Memoirs Too Powerful to Put Down
Real stories, real women, real lessons that will
shake you up and set you back down—changed for the better (and
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Georgann Rea, who has "the icy good looks of a Hitchcock heroine," along with a penchant for Dior negligees, Dunhill cigarettes, and bemused dissatisfaction, is the maternal focal point of Wendy Lawless's darkly comic memoir, Chanel Bonfire. Driven to improve her social status, Georgann and her real-life Holly Golightly act seem harmless enough, until she betrays her husband and trades up for a handsome millionaire 15 years her senior. (The pair proclaim their love at a party attended by their children and then spouses.) With Lawless and her sister in tow, the new family relocates to a palatial apartment in the infamous Dakota in Manhattan and enters high society. Still, Georgann is miserable, with "just a more glamorous cage to be locked in." A suicide attempt designed to regain the attention of her new husband fails to do the trick, and she reinvents herself again, this time as a rich divorcée, whisking off her daughters to a Park Avenue apartment and later a posh townhouse in London. After globe-trotting, they return to the United States with Georgann in full Mommie Dearest mode. Lawless, the ever-dutiful but ironic eldest child, chronicles her mother's decline from sparkling femme fatale to desperate drunk in this simultaneously chilling and hilarious tale, whose unmistakable message is that though Lawless has, in some ways, led a privileged life, she never got the one thing she most wanted: her mother's love.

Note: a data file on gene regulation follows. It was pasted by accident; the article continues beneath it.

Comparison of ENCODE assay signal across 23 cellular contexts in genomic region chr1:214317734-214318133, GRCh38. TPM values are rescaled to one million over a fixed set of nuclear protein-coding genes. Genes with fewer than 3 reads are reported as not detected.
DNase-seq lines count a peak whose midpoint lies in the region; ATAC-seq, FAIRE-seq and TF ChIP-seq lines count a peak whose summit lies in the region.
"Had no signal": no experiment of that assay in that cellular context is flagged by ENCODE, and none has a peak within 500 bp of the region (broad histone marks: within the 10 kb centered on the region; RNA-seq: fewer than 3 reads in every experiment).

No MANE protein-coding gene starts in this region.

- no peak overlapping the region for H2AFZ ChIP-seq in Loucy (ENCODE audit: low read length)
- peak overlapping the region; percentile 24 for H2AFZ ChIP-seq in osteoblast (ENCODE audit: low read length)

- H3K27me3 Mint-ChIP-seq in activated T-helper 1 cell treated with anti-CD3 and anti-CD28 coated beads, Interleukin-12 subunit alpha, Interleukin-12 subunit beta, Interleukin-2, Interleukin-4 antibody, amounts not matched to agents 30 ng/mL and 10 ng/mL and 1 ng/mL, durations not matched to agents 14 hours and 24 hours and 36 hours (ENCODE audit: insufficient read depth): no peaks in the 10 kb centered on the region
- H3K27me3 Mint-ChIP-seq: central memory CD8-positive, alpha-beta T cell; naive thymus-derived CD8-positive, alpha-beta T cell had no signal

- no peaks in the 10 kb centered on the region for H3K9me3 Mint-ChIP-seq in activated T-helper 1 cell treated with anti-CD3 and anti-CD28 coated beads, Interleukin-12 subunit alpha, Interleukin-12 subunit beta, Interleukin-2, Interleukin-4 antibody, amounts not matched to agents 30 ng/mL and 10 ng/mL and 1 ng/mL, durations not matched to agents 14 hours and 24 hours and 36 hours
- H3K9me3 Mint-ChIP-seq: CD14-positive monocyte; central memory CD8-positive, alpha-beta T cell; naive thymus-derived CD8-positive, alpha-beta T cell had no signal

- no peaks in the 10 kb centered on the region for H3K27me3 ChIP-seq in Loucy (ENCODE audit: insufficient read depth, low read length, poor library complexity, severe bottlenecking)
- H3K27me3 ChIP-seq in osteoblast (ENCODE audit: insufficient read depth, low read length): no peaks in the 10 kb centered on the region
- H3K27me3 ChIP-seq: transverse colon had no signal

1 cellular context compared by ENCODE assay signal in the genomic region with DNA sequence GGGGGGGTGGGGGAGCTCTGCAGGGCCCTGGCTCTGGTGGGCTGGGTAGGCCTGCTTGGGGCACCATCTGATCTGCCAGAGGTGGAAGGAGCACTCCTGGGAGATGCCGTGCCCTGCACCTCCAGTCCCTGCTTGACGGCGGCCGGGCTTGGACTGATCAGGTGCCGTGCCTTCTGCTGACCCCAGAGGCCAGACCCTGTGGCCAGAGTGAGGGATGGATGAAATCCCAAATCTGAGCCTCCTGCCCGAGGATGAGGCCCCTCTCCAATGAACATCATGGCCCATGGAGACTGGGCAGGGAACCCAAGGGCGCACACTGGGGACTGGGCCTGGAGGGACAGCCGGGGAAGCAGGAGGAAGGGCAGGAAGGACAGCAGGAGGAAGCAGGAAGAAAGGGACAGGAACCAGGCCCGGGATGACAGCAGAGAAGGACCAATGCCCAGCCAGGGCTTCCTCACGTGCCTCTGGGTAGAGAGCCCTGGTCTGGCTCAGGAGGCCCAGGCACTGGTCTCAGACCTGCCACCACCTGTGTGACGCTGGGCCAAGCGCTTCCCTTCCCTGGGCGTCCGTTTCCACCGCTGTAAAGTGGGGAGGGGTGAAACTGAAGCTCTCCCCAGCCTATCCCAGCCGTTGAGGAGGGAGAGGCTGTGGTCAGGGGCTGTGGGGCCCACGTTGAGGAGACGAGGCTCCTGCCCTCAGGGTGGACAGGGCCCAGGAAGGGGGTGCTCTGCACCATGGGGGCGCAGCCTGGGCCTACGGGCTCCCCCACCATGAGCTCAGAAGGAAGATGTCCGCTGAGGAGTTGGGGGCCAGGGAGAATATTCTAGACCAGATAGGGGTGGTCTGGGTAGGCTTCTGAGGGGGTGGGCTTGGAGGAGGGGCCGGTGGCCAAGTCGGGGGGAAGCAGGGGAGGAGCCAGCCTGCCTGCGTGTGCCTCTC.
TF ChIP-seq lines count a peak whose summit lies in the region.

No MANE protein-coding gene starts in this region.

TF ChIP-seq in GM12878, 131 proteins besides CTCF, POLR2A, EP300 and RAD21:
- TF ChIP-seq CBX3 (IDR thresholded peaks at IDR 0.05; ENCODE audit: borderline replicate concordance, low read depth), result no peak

— Abbe Wright